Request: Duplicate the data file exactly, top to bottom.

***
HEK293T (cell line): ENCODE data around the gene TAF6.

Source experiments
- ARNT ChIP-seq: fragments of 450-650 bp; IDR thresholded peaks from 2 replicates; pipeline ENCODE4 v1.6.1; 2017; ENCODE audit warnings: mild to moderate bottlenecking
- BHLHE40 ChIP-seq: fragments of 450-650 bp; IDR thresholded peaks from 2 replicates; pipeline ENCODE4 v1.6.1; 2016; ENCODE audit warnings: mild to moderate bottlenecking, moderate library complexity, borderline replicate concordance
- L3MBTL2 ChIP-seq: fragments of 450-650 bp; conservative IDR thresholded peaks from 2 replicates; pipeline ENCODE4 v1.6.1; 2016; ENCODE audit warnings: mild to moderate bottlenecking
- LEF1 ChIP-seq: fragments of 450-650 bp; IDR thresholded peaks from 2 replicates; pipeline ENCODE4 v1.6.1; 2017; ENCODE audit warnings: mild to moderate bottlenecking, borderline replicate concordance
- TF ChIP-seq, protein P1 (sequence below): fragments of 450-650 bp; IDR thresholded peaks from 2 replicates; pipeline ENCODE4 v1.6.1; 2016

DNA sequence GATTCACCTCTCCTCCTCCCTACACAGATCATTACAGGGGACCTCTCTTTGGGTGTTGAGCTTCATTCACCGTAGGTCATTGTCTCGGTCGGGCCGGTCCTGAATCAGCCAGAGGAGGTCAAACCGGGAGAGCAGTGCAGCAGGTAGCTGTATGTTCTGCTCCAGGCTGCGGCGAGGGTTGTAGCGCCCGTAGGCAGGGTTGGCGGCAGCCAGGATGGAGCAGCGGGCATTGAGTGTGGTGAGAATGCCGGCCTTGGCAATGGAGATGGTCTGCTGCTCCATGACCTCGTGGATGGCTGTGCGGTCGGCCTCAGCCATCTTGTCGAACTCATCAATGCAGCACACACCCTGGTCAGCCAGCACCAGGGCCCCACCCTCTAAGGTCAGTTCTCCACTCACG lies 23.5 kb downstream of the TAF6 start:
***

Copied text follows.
HEK293T (cell line): ENCODE data around the gene TAF6.

Source experiments
- ARNT ChIP-seq: fragments of 450-650 bp; IDR thresholded peaks from 2 replicates; pipeline ENCODE4 v1.6.1; 2017; ENCODE audit warnings: mild to moderate bottlenecking
- BHLHE40 ChIP-seq: fragments of 450-650 bp; IDR thresholded peaks from 2 replicates; pipeline ENCODE4 v1.6.1; 2016; ENCODE audit warnings: mild to moderate bottlenecking, moderate library complexity, borderline replicate concordance
- L3MBTL2 ChIP-seq: fragments of 450-650 bp; conservative IDR thresholded peaks from 2 replicates; pipeline ENCODE4 v1.6.1; 2016; ENCODE audit warnings: mild to moderate bottlenecking
- LEF1 ChIP-seq: fragments of 450-650 bp; IDR thresholded peaks from 2 replicates; pipeline ENCODE4 v1.6.1; 2017; ENCODE audit warnings: mild to moderate bottlenecking, borderline replicate concordance
- TF ChIP-seq, protein P1 (sequence below): fragments of 450-650 bp; IDR thresholded peaks from 2 replicates; pipeline ENCODE4 v1.6.1; 2016

DNA sequence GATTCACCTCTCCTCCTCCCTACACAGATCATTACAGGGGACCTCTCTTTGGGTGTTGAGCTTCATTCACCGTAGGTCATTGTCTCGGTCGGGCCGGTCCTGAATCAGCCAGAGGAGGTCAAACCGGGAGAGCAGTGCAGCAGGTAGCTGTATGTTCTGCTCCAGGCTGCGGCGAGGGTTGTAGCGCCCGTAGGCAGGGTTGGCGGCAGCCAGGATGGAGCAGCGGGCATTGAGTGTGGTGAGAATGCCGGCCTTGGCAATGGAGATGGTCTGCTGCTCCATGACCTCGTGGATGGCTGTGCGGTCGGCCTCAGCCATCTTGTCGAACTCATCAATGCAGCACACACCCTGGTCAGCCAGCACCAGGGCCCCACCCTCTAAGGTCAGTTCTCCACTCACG lies 23.5 kb downstream of the TAF6 start: